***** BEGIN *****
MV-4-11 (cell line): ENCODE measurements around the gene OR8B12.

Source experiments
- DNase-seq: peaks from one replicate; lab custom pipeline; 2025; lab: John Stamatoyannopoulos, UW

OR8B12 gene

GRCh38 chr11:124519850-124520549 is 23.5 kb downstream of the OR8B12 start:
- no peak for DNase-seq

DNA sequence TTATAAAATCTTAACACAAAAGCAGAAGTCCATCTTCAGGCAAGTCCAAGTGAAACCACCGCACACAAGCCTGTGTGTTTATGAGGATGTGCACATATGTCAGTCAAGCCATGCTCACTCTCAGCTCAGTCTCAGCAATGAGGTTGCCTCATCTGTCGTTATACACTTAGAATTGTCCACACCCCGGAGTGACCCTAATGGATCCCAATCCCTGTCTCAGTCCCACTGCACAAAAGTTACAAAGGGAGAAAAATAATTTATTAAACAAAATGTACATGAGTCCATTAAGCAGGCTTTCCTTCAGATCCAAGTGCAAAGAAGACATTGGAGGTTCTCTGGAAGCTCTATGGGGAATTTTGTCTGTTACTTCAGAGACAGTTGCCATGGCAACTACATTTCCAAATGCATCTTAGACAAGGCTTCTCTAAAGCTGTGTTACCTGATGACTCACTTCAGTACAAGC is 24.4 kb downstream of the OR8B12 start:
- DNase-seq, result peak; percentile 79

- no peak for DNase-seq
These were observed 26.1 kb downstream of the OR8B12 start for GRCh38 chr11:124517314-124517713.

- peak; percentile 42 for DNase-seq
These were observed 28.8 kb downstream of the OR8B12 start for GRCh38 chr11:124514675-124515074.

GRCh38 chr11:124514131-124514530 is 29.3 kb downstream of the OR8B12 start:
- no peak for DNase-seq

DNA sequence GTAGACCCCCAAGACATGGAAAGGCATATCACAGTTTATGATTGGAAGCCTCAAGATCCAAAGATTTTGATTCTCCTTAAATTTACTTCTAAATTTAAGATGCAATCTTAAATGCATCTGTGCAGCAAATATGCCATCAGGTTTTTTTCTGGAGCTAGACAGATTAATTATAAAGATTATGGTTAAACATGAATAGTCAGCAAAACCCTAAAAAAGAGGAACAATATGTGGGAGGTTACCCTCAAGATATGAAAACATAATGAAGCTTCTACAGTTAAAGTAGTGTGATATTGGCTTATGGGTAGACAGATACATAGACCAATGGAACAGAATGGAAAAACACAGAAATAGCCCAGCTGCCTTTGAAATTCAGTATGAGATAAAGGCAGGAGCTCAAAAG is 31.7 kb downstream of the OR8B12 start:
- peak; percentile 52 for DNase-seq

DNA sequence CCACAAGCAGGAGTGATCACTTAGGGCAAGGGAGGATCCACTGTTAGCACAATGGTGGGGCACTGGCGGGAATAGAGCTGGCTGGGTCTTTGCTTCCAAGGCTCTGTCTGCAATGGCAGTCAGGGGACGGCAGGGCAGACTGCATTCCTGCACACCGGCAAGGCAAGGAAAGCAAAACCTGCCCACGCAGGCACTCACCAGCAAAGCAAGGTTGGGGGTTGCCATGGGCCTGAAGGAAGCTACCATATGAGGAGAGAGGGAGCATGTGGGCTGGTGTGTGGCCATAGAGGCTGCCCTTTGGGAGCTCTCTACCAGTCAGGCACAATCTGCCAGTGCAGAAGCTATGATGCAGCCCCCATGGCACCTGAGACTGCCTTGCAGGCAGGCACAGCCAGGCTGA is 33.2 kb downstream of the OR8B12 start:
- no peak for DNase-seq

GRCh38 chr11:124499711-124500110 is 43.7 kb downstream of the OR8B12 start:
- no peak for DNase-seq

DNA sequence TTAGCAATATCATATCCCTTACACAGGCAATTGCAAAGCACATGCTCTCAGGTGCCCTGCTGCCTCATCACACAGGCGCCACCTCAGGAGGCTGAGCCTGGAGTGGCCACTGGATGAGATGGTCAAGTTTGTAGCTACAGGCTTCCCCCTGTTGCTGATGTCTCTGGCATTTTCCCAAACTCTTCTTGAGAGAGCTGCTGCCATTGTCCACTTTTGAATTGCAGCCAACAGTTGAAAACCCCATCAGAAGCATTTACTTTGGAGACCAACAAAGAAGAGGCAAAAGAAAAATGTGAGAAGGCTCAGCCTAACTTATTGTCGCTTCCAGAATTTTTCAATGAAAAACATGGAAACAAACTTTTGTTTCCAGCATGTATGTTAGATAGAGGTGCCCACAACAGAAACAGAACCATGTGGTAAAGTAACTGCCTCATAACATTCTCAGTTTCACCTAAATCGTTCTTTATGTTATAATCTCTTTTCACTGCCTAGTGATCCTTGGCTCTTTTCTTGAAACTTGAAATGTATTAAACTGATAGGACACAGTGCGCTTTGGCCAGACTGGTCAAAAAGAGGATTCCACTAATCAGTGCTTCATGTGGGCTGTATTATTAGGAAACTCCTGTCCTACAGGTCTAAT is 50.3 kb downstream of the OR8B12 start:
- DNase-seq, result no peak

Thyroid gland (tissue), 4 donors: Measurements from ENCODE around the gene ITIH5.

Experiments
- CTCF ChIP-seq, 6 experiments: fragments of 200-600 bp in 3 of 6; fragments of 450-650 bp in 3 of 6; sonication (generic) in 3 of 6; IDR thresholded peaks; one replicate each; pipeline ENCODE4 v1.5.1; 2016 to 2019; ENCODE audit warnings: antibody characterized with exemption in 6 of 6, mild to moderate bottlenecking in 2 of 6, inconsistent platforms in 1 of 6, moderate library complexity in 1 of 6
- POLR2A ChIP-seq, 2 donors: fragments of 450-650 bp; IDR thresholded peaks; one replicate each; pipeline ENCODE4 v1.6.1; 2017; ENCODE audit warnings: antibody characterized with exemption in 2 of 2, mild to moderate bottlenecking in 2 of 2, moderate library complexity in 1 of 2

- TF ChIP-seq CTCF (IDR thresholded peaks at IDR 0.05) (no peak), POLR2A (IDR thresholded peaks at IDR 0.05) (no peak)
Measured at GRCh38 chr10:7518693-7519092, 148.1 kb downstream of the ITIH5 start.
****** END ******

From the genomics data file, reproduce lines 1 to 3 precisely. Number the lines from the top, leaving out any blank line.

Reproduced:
MV-4-11 (cell line): ENCODE measurements around the gene OR8B12.

Source experiments
- DNase-seq: peaks from one replicate; lab custom pipeline; 2025; lab: John Stamatoyannopoulos, UW